Matt Parker on the Greatest Maths Mistakes

In Praise of 3Blue1Brown

I’ve been talking about bloggers I admire this past week, in one way or the other. But when it comes to consuming audio and video content, I’m at a comparative disadvantage. I much prefer reading to listening or viewing – partly because I read much faster. The other reason, of course, is that my preference for reading very quickly becomes a vicious cycle. Because I’m better at reading than at listening or viewing, I read more, and as a consequence, I get even better at reading. And so on.

But that’s just me, of course. Other folks might have (and do have) different preferences. In fact, I’ve often been told that I really should be creating videos in addition to writing this blog. And I don’t disagree, not even one little bit, and for the following reasons:

  1. If my purpose behind writing on this blog is to help people learn better (and that very much is the case), I’m not doing a very good job if I’m not optimizing for the medium that people prefer
  2. Creating YouTube videos really forces you to hone in on the exact message. Writing blogs allows me to be lazy while writing, and I needn’t worry about length and conciseness. I know this is a bad habit, and one of my to-do’s is to get better at writing bogposts.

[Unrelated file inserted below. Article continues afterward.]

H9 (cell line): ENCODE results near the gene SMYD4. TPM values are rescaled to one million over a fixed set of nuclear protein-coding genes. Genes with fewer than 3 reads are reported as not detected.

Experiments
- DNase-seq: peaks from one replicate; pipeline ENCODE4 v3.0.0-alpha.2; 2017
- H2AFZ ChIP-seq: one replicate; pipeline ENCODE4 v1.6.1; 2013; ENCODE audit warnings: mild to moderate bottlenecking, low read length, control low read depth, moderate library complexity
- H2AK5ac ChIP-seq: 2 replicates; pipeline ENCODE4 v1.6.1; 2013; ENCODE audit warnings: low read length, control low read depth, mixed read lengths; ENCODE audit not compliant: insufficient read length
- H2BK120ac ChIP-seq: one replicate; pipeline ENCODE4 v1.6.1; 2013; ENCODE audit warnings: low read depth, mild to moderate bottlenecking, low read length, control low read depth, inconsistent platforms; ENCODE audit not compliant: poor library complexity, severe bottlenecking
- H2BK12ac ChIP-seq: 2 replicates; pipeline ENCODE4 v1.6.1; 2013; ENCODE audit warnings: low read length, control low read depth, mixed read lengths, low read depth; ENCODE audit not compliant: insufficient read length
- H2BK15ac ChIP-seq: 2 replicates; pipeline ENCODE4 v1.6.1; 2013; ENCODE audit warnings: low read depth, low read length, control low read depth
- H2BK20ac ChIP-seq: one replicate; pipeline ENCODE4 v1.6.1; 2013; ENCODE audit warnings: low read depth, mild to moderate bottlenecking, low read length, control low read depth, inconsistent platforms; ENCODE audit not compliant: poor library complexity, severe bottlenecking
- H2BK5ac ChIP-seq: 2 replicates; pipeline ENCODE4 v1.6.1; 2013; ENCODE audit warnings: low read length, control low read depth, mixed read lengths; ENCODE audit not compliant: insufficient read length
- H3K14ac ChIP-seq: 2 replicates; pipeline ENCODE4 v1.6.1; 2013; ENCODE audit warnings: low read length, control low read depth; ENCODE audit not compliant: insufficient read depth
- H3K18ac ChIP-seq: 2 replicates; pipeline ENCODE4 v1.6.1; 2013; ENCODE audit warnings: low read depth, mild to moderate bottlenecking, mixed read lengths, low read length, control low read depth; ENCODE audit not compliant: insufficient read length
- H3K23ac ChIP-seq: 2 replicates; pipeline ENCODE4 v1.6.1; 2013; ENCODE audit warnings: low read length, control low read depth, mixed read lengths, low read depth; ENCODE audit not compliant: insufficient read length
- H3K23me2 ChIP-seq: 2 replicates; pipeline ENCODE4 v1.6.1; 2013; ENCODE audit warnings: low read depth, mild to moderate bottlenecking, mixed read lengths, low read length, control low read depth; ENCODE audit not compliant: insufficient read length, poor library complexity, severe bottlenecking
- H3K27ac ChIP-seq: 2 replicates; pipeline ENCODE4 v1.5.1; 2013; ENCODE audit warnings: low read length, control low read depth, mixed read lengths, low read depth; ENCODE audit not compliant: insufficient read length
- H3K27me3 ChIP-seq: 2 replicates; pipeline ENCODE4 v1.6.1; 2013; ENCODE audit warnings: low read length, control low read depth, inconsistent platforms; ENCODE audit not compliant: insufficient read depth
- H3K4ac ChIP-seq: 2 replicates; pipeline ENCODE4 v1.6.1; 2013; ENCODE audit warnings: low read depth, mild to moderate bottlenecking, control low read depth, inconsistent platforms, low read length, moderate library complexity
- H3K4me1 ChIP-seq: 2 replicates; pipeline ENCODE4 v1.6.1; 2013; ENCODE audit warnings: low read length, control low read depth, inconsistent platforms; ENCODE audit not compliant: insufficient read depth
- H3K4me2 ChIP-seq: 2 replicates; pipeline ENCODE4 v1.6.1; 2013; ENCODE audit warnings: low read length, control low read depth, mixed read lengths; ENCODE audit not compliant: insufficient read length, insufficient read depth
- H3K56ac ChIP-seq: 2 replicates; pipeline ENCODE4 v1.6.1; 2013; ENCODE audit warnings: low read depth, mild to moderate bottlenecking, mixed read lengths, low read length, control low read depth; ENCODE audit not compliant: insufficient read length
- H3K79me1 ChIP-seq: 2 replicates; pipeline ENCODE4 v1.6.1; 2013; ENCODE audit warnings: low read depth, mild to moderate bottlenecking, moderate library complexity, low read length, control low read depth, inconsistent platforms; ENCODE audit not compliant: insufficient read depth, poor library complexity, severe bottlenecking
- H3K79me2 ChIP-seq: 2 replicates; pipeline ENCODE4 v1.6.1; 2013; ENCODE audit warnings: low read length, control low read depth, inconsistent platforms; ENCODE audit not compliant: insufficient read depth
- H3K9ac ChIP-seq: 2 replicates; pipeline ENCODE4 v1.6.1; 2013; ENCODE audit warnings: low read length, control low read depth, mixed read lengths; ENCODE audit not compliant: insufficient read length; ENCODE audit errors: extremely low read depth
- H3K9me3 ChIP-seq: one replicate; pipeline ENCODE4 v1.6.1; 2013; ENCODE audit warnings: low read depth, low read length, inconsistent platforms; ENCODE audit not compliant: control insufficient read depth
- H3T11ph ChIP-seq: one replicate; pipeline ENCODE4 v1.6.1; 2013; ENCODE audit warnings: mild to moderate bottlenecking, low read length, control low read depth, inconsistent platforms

3. Creating videos allows you to be much, much more creative.

But that last point is precisely why I haven’t gotten around to creating videos just yet. Well, that last reason combined with my talent for procrastination, but let’s not go down that road. Let us, instead, go down that first road, the non-procrastination one.

It comes down to (surprise, surprise) an economic concept. Specifically, complements and substitutes. It would be the easiest thing in the world to set up a camera in a class in which I am already teaching something, and put up that video on YouTube. And folks who might watch this recording are simply substituting physically attending my class for virtually attending it. Which is great, of course, and I’ve have enjoyed watching videos that use this technique created by other folks.

But there are other videos on YouTube that don’t just substitute for the real world. The creator treats the format (video) as a complement to his content. The video is not a substitute for the physical classroom, it is a complement to what the creator is saying. And if you want to understand what that really means, try the following. Pick a math textbook of your choice, and try to understand linear algebra. Then watch Grant Sanderson weave his magic on the same subject.